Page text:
A spherical planet of radius \(a\) has a variable density \(f(r)\) which depends only on the distance \(r\) from the planet’s centre. Show that the average density of the planet is

\[3 \int_0^1 t^2 f(at) \:dt.\]

The tricky part is going to be finding the total mass of the planet. Since the density depends only on \(r\) we should think about the mass of a thin hollow spherical shell.

Find the average density correct to two significant figures in each of the three cases:

- \(f(r) = \exp\left[\left(-\dfrac{r}{a}\right)^3\right]\), where \(\exp(x)\) denotes \(e^x\),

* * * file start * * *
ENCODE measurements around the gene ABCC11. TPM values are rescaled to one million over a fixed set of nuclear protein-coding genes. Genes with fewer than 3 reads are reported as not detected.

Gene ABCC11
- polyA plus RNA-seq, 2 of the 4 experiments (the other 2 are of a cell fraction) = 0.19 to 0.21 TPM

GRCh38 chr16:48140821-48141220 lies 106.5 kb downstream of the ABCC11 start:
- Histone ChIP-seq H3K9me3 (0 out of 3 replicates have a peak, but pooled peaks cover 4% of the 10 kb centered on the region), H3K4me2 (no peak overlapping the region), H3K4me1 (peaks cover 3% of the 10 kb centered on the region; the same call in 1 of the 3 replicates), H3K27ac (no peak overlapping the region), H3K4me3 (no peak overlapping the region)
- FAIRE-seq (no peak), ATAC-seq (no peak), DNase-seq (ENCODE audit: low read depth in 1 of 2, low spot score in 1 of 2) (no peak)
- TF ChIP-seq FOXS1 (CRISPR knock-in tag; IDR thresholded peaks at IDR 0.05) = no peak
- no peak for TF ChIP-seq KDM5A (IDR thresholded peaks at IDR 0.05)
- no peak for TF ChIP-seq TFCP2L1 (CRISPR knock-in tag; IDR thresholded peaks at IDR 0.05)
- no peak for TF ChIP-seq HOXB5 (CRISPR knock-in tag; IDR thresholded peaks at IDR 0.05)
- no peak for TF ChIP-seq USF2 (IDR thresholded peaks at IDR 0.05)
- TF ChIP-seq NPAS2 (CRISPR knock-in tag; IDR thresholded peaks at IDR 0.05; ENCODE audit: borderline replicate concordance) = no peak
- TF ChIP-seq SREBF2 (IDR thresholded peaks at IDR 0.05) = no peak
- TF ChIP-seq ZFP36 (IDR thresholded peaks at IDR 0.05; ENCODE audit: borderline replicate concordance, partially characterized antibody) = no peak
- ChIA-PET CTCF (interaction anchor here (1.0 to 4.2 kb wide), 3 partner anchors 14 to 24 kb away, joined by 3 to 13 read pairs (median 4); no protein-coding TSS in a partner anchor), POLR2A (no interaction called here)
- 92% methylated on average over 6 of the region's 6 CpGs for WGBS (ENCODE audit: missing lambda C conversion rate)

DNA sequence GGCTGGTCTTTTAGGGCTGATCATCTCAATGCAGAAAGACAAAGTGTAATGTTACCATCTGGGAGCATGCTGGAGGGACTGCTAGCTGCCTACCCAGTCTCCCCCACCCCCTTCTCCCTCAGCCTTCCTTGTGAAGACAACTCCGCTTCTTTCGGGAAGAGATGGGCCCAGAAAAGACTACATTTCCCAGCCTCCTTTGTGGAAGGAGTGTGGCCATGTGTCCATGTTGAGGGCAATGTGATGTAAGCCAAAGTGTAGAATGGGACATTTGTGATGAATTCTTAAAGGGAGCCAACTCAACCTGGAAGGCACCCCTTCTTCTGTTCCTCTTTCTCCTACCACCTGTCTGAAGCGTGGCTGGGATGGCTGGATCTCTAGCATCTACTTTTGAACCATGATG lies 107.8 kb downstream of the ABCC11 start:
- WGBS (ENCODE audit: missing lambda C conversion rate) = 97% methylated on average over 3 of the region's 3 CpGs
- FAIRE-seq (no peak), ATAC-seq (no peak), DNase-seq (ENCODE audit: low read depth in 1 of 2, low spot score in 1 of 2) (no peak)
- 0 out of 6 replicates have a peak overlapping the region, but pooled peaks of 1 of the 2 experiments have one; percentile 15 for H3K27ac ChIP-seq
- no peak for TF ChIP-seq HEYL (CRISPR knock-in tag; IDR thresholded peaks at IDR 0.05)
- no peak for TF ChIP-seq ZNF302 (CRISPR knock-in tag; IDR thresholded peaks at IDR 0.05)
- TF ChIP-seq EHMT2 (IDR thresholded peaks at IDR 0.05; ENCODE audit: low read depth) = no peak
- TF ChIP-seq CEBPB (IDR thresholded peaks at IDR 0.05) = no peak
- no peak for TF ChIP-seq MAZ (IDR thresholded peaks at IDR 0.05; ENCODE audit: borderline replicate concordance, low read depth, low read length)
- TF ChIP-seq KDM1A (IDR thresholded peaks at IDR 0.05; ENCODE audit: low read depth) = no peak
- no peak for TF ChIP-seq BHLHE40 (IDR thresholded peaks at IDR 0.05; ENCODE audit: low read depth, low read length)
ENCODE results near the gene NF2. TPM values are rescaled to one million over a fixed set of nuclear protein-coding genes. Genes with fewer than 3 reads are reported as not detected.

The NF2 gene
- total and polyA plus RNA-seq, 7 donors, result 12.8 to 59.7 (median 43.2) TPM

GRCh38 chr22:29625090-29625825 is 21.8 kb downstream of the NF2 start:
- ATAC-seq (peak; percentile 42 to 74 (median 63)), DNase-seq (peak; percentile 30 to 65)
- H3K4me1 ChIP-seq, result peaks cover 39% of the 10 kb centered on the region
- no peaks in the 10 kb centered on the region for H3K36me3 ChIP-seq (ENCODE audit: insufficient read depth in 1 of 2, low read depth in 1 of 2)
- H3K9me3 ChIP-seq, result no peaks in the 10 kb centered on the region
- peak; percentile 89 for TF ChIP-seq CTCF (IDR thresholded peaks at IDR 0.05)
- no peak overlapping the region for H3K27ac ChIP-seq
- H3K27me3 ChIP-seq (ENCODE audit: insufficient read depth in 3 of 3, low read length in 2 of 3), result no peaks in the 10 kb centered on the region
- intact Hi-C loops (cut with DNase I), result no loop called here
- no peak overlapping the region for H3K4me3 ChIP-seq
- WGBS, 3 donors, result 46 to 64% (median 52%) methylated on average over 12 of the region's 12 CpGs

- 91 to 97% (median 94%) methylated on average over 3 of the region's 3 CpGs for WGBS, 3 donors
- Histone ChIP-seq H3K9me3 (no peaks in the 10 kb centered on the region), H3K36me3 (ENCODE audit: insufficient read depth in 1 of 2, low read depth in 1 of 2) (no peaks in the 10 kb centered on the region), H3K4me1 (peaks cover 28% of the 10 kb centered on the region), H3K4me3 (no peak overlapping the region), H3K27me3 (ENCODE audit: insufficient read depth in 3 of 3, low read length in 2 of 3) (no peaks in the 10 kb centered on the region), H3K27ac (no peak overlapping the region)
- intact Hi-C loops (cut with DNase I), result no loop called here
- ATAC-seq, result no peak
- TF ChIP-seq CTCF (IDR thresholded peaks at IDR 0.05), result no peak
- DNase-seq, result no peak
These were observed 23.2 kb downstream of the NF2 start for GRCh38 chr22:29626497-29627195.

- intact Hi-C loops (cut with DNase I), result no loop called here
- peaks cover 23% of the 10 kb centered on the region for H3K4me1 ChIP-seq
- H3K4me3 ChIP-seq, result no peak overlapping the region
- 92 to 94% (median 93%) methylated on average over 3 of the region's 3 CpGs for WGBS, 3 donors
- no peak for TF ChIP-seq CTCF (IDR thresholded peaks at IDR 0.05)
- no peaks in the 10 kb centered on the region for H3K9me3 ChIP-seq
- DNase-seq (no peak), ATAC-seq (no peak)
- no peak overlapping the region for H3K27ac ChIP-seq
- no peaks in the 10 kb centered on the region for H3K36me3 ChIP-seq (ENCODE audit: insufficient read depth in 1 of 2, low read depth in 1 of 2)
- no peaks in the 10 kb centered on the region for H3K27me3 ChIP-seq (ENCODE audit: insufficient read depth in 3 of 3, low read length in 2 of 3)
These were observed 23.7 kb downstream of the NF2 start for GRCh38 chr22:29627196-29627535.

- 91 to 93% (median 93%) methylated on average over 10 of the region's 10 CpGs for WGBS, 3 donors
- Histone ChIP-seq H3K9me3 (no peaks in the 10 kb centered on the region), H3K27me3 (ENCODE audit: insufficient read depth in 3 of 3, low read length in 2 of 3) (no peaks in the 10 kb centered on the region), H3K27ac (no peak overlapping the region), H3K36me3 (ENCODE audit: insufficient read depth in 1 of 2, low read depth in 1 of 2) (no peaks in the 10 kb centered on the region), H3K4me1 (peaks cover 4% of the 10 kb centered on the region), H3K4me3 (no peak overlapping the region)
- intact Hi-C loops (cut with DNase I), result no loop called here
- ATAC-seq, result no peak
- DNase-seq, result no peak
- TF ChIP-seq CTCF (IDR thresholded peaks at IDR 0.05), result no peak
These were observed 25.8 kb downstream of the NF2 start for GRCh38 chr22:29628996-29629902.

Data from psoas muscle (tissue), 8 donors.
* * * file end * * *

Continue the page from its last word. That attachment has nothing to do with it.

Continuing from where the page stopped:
We will need to use the result from the first part.

- \(f(r) = \exp\left(-\dfrac{r}{a}\right)\),

We will need to find a tool to help us evaluate the integral we get this time.

- \(f(r) = \dfrac{a^2r}{(a+r)^3}\).

This time the integral involves an awkward looking fraction. Again, we’ll need to find an appropriate tool to help.